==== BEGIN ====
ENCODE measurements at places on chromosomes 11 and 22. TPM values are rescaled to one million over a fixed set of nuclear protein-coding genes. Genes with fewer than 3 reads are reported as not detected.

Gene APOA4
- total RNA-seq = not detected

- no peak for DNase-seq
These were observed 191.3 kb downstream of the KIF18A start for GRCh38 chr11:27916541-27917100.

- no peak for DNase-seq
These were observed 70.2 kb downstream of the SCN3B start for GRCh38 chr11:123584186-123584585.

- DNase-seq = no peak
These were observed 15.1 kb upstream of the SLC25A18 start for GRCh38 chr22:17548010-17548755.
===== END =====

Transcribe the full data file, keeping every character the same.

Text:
ENCODE measurements at places on chromosomes 11 and 22. TPM values are rescaled to one million over a fixed set of nuclear protein-coding genes. Genes with fewer than 3 reads are reported as not detected.

Gene APOA4
- total RNA-seq = not detected

- no peak for DNase-seq
These were observed 191.3 kb downstream of the KIF18A start for GRCh38 chr11:27916541-27917100.

- no peak for DNase-seq
These were observed 70.2 kb downstream of the SCN3B start for GRCh38 chr11:123584186-123584585.

- DNase-seq = no peak
These were observed 15.1 kb upstream of the SLC25A18 start for GRCh38 chr22:17548010-17548755.